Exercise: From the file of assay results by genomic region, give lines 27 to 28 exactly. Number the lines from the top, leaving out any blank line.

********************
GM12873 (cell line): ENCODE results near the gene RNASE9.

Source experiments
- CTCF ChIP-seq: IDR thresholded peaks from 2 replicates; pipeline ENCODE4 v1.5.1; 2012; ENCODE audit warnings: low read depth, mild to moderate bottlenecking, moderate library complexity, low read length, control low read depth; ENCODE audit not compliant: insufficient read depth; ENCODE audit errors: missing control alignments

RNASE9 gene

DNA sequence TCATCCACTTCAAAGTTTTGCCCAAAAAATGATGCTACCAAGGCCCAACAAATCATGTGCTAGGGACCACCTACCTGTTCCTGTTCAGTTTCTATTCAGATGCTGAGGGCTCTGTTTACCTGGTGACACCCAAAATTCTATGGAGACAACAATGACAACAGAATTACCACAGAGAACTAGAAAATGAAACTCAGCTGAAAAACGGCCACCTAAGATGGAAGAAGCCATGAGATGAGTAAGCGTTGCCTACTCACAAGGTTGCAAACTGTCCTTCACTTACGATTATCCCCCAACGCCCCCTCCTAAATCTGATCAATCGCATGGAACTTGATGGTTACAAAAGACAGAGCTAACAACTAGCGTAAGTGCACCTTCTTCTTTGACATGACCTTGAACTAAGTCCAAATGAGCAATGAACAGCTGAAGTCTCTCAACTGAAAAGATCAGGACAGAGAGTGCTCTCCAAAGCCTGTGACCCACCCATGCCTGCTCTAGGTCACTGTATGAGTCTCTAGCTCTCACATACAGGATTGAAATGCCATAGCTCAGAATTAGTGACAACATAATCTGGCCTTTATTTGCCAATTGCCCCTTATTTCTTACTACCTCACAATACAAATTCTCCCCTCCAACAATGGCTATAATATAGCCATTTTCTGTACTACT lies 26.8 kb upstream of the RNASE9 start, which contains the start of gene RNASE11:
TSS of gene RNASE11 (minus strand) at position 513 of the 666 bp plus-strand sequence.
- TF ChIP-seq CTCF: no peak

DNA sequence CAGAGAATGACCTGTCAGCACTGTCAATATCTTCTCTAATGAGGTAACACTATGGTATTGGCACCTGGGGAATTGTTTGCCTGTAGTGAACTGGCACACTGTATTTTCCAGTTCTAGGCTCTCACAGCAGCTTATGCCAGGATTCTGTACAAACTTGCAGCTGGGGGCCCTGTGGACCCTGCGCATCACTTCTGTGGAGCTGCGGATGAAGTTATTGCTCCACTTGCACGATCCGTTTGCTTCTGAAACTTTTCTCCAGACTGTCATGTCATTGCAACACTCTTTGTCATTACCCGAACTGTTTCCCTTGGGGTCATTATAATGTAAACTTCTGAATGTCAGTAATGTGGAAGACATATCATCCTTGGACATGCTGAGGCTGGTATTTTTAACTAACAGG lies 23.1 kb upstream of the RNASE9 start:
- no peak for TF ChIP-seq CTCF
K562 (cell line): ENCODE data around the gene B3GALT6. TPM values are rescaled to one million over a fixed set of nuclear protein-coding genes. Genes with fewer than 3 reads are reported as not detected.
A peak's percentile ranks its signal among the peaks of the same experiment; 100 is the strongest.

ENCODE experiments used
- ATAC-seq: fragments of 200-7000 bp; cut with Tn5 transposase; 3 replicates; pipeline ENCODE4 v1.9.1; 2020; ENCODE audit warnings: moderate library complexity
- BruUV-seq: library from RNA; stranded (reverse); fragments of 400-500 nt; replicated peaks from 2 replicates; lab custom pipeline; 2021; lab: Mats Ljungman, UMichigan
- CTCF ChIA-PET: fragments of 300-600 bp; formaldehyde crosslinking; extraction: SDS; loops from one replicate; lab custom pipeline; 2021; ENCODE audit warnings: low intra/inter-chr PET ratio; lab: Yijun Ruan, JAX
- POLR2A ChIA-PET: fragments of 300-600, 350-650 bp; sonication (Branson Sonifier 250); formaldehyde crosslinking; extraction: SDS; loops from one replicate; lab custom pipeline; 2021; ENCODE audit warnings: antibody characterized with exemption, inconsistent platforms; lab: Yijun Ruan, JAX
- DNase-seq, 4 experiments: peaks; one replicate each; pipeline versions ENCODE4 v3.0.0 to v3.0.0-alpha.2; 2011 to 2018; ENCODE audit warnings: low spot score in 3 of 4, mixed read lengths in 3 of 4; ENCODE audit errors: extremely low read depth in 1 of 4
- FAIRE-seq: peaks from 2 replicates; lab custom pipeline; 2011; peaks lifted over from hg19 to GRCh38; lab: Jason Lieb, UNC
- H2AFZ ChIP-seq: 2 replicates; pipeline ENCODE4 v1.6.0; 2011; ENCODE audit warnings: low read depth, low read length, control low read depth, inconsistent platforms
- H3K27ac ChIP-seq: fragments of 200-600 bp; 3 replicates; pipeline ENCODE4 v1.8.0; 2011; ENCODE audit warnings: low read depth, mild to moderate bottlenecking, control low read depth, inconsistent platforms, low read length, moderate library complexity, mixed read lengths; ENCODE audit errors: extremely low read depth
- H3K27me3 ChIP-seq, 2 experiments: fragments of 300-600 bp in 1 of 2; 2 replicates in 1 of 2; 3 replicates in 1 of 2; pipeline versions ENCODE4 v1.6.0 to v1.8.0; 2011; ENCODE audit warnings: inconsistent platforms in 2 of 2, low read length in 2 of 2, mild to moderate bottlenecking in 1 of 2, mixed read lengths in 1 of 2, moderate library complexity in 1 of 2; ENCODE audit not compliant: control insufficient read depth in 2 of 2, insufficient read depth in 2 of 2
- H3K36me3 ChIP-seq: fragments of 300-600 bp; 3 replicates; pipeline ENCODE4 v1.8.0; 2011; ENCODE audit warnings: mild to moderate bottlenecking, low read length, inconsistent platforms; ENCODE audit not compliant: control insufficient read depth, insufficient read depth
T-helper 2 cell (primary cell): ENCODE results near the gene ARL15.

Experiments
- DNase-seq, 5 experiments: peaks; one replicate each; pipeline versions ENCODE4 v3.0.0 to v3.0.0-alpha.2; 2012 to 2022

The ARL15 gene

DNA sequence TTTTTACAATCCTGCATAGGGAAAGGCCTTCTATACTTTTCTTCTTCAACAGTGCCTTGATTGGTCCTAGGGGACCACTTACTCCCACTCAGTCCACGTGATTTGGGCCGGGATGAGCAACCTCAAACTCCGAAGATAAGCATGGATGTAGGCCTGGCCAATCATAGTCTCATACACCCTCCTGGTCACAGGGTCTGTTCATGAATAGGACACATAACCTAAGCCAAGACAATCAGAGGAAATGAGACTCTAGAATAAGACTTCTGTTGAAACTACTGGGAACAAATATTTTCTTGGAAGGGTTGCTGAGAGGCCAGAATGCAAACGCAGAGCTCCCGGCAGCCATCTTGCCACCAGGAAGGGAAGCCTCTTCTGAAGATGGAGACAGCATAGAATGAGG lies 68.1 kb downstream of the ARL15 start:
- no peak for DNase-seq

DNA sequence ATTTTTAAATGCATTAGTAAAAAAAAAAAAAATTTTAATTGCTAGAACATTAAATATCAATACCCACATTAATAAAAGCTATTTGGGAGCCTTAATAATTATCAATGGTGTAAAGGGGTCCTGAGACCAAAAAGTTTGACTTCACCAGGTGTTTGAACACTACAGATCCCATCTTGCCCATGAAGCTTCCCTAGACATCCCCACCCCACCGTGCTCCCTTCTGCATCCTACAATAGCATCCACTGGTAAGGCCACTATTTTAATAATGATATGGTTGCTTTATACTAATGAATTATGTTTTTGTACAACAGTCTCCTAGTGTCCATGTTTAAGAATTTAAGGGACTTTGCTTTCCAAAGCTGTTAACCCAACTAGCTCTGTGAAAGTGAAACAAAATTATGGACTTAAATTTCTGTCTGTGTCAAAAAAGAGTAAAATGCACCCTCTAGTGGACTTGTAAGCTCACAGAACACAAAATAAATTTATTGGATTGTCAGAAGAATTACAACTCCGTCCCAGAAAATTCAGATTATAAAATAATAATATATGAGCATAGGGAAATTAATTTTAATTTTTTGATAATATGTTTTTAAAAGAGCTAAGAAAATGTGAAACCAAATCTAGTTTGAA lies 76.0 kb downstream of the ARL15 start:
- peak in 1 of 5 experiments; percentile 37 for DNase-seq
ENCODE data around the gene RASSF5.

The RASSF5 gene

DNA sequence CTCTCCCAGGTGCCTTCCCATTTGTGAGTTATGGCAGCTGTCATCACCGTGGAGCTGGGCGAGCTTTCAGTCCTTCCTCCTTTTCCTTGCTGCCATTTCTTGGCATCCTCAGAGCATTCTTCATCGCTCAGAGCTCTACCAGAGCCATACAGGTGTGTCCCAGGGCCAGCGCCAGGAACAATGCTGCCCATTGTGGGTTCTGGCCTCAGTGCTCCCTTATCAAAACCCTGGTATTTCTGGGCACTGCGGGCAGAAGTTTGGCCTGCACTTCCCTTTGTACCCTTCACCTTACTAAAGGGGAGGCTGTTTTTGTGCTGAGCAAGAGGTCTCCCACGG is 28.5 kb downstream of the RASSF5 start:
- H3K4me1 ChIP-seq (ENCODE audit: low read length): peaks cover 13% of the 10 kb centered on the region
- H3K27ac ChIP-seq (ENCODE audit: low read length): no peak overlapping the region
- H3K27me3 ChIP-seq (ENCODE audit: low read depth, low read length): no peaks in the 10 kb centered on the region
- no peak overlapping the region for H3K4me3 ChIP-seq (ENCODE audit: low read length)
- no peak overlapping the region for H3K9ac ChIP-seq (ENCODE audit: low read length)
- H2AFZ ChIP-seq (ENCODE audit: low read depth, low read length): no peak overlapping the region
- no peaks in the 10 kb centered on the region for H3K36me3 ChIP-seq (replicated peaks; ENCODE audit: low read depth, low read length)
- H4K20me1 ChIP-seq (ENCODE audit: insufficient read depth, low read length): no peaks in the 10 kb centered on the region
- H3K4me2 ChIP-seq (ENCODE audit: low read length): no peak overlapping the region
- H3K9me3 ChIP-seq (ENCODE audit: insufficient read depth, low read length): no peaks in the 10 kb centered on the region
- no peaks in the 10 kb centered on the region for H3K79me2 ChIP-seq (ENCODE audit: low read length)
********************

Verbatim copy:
DNA sequence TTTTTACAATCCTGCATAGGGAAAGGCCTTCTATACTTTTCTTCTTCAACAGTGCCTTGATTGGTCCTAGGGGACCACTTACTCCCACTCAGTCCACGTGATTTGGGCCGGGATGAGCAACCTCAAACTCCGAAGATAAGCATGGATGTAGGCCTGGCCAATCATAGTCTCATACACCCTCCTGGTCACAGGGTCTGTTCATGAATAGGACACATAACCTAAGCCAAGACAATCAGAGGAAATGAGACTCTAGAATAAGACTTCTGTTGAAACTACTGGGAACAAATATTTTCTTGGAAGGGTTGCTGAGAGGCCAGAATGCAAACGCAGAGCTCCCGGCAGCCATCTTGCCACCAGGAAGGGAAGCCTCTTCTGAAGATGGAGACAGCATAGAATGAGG lies 68.1 kb downstream of the ARL15 start:
- no peak for DNase-seq